• Wednesday, July 22nd, 2009

I have been growing peppers in my garden for a couple of years now and I find that the sweet pepper variety is very satisfactory to grow even in the colder British climate.

Greenhouse Peppers

Greenhouse Peppers

Usually grown from seeds, most of my peppers end up growing in the greenhouse because I can never guarantee that the summer will be a hot one and they do need enough heat to ripen well.

I did have a head start with my peppers which I starting to sow back in April of a variety called F1 tasty grill. They have an elongated form and tasted great last year.

You can see in the picture below that right now the peppers in my greenhouse are quite big and growing well in the grow bags.

I recommend feeding the plant regularly; personally I use a potash-rich tomato liquid feed (the organic type as a personal preference).

As the plants grow bigger and heavier with fruits, I need to start staking them with some bamboo canes which I will push in the ground. more…

Category: Growing Vegetables  | Tags:  | 4 Comments
• Sunday, July 19th, 2009

My gardening activity is quite varied at the moment since most of the plants in my garden are growing at a different pace.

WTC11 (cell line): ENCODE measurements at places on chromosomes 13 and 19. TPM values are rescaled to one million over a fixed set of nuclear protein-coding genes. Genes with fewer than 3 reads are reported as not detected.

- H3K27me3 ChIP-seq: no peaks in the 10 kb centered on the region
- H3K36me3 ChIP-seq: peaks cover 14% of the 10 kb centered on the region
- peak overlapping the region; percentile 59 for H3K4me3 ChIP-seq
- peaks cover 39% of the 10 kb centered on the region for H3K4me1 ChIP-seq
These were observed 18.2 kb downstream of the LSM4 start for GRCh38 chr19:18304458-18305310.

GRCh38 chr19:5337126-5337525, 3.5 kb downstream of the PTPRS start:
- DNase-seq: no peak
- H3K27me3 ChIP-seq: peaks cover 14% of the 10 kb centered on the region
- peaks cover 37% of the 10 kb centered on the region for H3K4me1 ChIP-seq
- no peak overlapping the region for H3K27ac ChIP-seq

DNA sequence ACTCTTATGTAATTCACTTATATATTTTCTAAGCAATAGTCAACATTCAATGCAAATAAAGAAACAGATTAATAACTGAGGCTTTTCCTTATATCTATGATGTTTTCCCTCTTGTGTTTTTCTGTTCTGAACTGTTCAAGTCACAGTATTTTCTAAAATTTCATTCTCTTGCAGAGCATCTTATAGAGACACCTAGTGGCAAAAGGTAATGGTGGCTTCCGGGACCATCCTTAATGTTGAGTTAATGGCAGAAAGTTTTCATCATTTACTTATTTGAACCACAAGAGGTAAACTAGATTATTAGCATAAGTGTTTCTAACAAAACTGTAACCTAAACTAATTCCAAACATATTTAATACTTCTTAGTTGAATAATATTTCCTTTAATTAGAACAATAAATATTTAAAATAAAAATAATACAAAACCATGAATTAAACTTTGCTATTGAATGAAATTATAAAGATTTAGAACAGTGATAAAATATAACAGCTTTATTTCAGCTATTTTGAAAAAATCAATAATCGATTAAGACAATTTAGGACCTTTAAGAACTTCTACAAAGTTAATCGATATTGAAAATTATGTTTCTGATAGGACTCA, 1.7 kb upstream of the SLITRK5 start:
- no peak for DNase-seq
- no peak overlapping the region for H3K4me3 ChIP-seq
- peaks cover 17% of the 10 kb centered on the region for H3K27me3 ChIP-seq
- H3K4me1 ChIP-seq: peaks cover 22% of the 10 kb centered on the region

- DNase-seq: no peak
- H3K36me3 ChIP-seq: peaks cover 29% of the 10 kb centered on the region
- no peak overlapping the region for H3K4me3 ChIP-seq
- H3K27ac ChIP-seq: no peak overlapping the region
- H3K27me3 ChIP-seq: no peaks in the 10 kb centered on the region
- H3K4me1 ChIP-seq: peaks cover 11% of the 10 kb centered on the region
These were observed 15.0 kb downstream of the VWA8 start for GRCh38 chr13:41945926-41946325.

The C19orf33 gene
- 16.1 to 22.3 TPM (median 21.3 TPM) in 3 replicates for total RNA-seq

Picking Green Beans

Picking Green Beans

In the vegetable plot I have been busy watering and feeding my organic vegetables such as courgettes, French beans and sweet corn.

I have had my first harvest of green beans and courgettes and I am still picking at the Black kale leaves which I like to include in my stir fries.

The tomato plants in the greenhouse are growing well and fruits have formed but none is ready yet for harvest. And the outdoor tomatoes are at a similar stage although smaller.

The rose bushes have blossomed and I have dead-headed the faded flowers to encourage another set of blooms. I am enjoying the burst of orange colour which the day lilies have provided for the last 3 weeks. My main flower border is evolving as the annual flowers are blossoming and in turn fading.

• Wednesday, July 15th, 2009

At this time of year many of us want to make the most of the outdoors by having a nice garden which is practical and can be used for entertainment purposes, preferably all year round. In other words what we really need is a low maintenance garden.

Black Sheet Weed Control

Black Sheet Weed Control

I am planning to have a go at a low or no-maintenance gardening since I actually have two small gardens located in different areas and it’s difficult to maintain both.

In fact my English garden is the main focus of my gardening efforts whereas my Mediterranean French garden really needs to survive on its own.

Whatever works for my dry Mediterranean garden should also be useful and applicable to my English cottage style garden particularly since climate change seems to makes us prone to extreme weather with spells of dryer weather and hose pipe bans.

So where do I start?

I have found some inspiration in a great garden which I visited last year whilst on holiday in Morrocco: the Majorelle garden. more…

• Saturday, July 11th, 2009

Having recently been asked for advice on how I care for my dahlia plants at this time of year I have the following growing tips for beginners.